***UPDATE AT BOTTOM, ADDED 2/1/2010***
I hope you’ve taken some time to look at the photos coming out of Haiti. Look into the eyes of angry and lost people. Not to be dramatic, but I think its important to acknowledge the hurting people of Haiti, mainly those in Port-au-Prince. This kind of hurt demands an international response of compassion, patience, and support.
The US has a proud history of helping during international disasters. We always respond as a nation, as we should, by raising money, sending crews, supplies, and even placing down a military presence if needed. I’m proud of the way we responded. Billions of dollars are pouring into Haiti. The response from people has been immense. I read a story in USA Today of a barber shop that donated a whole week’s worth of money from haircuts: the total was around $2,000. Most of us can’t go to Haiti. We can’t hop on a boat or board a plane and go. We couldn’t do any good right now anyway. We could (maybe) go in a few months when things calm down, and the cities start the arduous rebuilding process. So what do we do until then? We keep raising money with bake sales. We keep calling in five and ten dollar donations on TV. And when the time calls for it, we go to Haiti with our youth groups, non-profit organizations, and ministries.
I was almost sent to Haiti after the earthquake. I thought for sure that I would be. I work alongside 12 other remote photographers, all of whom do the same thing I do: travel and shoot stories domestically and abroad. When the earthquake hit we sent in a team, good friends of mine. A few days after the quake we already had six people there, shooting and producing stories. I was told to make sure my vaccinations were up to date, as me going seemed inevitable. Instead though, I was given more of a domestic role, shooting stories that connected the earthquake to those here in the US, which is what this post is all about: a touching story I had to opportunity to help shoot about the adoption of three Haitian girls.
John and Gina Kulikowski had been trying to adopt three Haitian girls after Gina and one of their daughters went to Haiti in February of 09 for a church mission trip. Since then John and Gina have visited Haiti twice. Before the earthquake, Haiti was a very difficult place to adopt from. The Haiti government places all sorts of red tape over the adoption process, making it long and drawn out. The Kulikowskis live in Glassboro, New Jersey, and were there when the earthquake struck. The orphanage was in an area effected by the earthquake, and John and Gina had no way of knowing whether their future daughters were alive. “Did the buildings collapse, where were the girls? I start running through all those things in my mind, because at that point of time we knew they were coming home from school,” John told us in an interview.
Out of desperation they contacted the group I occasionally shoot for, Operation Blessing, as OB normally heads into third world countries to provide relief and aid. They had randomly met a producer who worked for Operation Blessing a few years ago (Russ Martin), and on a whim emailed him. Turns out that same producer was heading to Haiti the very next day. The couple gave him the address for the orphanage, and our team set out for Haiti. Contact was eventually made and the Kulikowski’s found out their girls were all alive. The actual structure had not done well–one of the five buildings had collapsed, trapping three girls who eventually escaped. The orphanage had a new problem however: no food or water. So our team, which was comprised of three producers and three photographers, headed to the orphanage to help deliver water and food. While our team was at the orphanage they shot a video message with the three Haitian girls: Daana, 11, Claudia, 9, and Samentha, 7. The footage was sent back to our main studios here in Virginia over the internet. And here on this side I helped deliver the video to the family in New Jersey. The Kulikowski family anxiously crowded around the TV to watch the video of their soon-to-be daughters.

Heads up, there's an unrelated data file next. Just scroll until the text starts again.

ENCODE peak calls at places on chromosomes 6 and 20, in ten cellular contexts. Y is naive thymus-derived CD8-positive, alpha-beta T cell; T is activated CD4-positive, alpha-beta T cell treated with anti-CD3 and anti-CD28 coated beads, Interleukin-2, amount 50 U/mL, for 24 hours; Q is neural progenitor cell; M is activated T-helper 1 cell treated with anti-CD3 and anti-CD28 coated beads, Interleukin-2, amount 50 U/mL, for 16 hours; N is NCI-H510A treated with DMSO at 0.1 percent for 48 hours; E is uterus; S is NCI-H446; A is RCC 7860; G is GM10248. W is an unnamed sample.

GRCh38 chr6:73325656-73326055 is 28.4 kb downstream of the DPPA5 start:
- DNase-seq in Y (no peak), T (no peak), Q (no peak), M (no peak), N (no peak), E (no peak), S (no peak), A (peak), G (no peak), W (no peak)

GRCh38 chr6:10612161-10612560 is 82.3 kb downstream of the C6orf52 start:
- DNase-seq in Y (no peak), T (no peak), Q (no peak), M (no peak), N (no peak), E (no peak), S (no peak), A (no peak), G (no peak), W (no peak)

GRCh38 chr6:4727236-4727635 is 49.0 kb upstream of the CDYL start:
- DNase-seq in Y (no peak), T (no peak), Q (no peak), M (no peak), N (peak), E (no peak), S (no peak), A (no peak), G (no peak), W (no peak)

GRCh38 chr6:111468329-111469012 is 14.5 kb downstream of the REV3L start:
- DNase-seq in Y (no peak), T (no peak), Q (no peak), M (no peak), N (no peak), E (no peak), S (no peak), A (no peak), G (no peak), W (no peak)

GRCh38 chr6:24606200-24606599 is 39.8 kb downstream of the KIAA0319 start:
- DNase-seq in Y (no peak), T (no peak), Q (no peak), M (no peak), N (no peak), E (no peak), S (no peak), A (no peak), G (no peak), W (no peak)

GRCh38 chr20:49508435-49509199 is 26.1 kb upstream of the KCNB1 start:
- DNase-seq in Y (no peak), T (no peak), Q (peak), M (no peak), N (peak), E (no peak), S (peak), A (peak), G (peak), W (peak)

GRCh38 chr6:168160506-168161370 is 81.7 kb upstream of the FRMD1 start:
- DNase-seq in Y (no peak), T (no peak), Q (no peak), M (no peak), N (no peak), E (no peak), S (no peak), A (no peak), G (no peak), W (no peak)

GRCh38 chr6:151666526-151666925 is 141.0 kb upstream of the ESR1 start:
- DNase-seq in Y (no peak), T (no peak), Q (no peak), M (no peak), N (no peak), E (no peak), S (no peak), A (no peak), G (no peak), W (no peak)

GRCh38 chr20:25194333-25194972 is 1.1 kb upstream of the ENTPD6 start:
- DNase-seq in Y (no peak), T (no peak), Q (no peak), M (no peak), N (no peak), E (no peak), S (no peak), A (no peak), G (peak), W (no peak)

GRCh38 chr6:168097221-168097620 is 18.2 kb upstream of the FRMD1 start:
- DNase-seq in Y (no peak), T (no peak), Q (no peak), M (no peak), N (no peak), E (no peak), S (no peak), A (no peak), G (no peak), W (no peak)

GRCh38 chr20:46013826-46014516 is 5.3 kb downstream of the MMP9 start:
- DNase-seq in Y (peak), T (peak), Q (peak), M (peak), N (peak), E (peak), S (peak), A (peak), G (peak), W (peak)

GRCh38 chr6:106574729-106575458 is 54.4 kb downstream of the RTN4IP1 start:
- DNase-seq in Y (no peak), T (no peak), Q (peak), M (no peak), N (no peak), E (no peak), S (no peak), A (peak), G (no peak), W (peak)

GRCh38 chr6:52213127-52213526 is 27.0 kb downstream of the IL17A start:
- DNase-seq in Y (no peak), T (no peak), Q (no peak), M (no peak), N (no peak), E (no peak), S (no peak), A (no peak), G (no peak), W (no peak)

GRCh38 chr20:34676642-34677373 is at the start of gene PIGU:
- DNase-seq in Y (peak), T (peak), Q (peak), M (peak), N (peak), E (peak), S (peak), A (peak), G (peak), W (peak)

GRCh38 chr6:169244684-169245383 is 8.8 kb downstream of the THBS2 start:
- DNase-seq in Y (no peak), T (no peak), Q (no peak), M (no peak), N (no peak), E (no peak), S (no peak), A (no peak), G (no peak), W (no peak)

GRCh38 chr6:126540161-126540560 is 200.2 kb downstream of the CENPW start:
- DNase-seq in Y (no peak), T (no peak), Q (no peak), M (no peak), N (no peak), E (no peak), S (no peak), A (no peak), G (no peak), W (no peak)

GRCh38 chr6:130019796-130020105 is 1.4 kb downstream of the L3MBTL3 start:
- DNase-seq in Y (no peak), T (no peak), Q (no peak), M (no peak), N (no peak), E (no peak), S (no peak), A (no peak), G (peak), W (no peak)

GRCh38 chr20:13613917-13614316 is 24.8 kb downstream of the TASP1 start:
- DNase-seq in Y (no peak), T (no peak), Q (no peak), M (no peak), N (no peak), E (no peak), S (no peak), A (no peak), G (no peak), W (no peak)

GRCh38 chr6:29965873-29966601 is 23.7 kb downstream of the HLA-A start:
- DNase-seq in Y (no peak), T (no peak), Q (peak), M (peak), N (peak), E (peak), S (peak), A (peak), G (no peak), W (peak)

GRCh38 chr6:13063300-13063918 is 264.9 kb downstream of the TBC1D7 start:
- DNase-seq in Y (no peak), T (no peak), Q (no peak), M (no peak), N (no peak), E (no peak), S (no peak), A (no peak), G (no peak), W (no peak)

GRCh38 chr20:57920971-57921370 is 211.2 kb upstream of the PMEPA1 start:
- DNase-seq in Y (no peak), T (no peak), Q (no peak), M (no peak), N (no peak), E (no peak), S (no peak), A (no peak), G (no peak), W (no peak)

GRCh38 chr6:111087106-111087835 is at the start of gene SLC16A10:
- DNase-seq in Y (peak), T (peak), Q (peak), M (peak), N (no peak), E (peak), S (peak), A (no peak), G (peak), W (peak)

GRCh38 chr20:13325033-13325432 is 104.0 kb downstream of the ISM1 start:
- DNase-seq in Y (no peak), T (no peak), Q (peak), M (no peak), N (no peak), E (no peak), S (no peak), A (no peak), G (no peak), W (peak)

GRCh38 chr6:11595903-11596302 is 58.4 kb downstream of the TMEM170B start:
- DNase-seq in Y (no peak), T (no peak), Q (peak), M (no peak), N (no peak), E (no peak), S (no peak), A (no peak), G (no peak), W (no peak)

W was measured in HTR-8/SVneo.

The Kulikowski’s fought back tears as they watched their little girls waving and smiling. All the worry and stress the family had been under seemed to be lifted for a moment. They were able to see the sweet faces belonging to their future daughters.
Sadly, the fight to adopt them takes on a difficult new face. One of our producers, Dan Reany, took it upon himself to get the girls visas so they can travel to the US, which would be a huge step of progress toward adoption. All the process made before the earthquake is gone, back to square one. As of this writing ***SEE UPDATE AT BOTTOM*** the girls are still there in Haiti, anxious to be with their new family in the US. And the Kulikowski’s are excited too. As we were wrapping up our shoot with the New Jersey family a UPS driver showed up at the door with huge boxes, each one marked with a big Pottery Barn logo. I asked Gina what they were, curious. She told me that they were “cork boards. So the kids have a place to put up things that remind them of Haiti.” I smiled. They may be okay with forgetting what happened, at least for awhile. And the Kulikowski’s home may be just the perfect place.
UPDATE: I received an email from Jon Kulikowski on Sunday, 1/31/10.
He says, “We received word last night that the girls files were signed by the Prime Minister and they should be on their way home tomorrow/Tuesday.”
To view our finished story click here!